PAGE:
Kobolds: What is it about these guys that makes them so darn special? How is it that a horde of cowardly little chihuahua-dragon things that drop in a single hit can give a group of tough-guy adventurers so much trouble? Simply put, kobolds are the Viet Cong or the French Resistance of the D&D universe. The rely on cunning traps and hit and run ambush tactics to wear down adventurers.
The wiliness of kobold-kind also makes them one of the most entertaining adversaries to run as a GM. My players have never been so worn down by a dungeon as they were when they cleared out the Kobold Temple of the Eye. When I designed the dungeon, I actually drew inspiration from maps of Viet Cong tunnel systems. I built in lots of long hallways with arrow slits at the end, murder holes, looping side passages and hidden escape routes and diabolical pit traps full of monsters, not to mention the gaggles of yappy little guerillas waiting around every corner.
I also think that the innocuous appearance of kobolds (little, green, annoying) makes them ideal templates for elaboration. These absurd little beasties sit at the center of two of the most memorable episodes in my game.
|Don't you just want to pinch his lizardy cheeks!?|
In the standard D&D universe:
Kobolds = evil, thieving, murderous, tricksy subterranean ambush predators who are very light sensitive.
Pelor = good, loving god of healing and the sun.
So, why on earth would a kobold agree to become the ward of a goodie two-shoes church of horrible burning light? Simple, the church of Pelor excels at zombie killing and is probably best equipped to protect twitchy wee Ashii from future outbreaks of undeadness.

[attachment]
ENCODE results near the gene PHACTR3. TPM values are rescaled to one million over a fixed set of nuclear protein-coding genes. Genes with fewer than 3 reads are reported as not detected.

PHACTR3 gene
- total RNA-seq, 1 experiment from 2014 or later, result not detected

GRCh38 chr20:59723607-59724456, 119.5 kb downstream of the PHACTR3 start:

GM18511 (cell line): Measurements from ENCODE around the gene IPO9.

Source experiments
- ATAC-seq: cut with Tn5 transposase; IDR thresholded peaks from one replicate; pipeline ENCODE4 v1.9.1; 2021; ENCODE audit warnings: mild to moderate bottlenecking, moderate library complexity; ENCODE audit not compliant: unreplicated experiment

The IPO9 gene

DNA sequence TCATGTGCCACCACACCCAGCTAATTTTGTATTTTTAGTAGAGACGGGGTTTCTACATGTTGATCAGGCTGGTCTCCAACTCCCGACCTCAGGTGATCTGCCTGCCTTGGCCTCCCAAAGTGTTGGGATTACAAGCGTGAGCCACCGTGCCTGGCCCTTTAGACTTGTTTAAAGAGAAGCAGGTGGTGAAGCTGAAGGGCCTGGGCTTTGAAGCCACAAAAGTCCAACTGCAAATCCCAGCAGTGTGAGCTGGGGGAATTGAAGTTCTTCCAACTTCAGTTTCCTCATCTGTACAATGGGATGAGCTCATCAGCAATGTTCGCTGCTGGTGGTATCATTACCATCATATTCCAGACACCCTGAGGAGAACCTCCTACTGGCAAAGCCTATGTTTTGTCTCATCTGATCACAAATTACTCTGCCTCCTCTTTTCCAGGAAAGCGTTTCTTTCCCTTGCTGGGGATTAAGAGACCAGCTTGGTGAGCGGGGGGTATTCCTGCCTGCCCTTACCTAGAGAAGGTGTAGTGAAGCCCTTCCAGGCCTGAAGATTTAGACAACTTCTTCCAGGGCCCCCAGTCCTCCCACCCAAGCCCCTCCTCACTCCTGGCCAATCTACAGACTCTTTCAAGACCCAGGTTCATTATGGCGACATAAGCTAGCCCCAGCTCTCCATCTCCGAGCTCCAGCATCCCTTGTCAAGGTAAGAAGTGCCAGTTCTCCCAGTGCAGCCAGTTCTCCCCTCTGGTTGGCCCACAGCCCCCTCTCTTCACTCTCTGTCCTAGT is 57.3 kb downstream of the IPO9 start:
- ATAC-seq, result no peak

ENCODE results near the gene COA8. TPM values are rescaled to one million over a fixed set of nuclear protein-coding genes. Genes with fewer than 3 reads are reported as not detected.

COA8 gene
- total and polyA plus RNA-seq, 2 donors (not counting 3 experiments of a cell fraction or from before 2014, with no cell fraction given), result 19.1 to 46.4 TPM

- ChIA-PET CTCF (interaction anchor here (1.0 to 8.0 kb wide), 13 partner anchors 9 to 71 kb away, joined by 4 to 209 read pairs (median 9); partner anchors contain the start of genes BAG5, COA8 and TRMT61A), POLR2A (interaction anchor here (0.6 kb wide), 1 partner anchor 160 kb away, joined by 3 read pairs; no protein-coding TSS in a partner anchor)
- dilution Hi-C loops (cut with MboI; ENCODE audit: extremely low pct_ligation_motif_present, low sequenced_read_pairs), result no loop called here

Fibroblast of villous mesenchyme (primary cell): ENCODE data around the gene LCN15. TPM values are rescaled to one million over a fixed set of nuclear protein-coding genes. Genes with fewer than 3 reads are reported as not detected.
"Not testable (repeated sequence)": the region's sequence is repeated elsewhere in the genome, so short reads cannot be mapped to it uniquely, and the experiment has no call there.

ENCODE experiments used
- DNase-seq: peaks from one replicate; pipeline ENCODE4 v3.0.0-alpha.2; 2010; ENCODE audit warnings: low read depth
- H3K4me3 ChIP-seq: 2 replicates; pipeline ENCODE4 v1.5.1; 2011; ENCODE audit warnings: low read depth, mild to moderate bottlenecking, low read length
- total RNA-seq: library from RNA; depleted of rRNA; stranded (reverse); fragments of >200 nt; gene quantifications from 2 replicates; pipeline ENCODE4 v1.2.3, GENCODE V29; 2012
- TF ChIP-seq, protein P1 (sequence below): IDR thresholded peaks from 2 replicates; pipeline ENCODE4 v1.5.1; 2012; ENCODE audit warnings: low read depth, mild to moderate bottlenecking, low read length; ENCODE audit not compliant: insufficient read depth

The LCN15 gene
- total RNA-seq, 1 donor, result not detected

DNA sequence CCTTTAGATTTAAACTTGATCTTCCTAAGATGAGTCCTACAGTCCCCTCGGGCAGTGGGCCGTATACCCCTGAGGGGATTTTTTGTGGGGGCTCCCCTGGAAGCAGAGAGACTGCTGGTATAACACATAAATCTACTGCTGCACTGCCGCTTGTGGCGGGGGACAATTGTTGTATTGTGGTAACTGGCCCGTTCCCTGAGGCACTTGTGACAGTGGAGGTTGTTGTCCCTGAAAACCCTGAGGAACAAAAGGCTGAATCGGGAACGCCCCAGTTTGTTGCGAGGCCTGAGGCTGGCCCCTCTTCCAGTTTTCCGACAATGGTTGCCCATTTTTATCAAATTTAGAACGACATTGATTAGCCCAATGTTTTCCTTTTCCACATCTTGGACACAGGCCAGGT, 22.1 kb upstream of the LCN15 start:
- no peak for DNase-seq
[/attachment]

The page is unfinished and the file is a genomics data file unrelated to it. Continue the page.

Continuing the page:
At some point, I am determined to reintroduce Ashii as a permanently sunburned, zombie-hunting cleric of Pelor... because the image is just too precious to resist.
The second memorable moment occurred in the massive kobold warren I mentioned at the very beginning of the post. I began thinking about what a kobold celebration might look like. Large chunks of questionable scavenged meat on spits of course! and then, what kobold music might look & sound like... and darn it, it just popped into my head... kobold mariachi band. The brassy, dramatic, jittery staccato of mariachi just seemed to suit kobold culture in my game. And, so I had my players stumble upon a feast day celebration. Of course the kobolds heard them coming setting up what I hoped would be a Desperado style showdown. Instead, the fight looked more like this with the singing telegram girl representing the kobold musicians and the gunshot representing a fireball hurled by the group's sorceress. This moment unexpectedly became one of the funniest and fondly remembered bits of my whole campaign.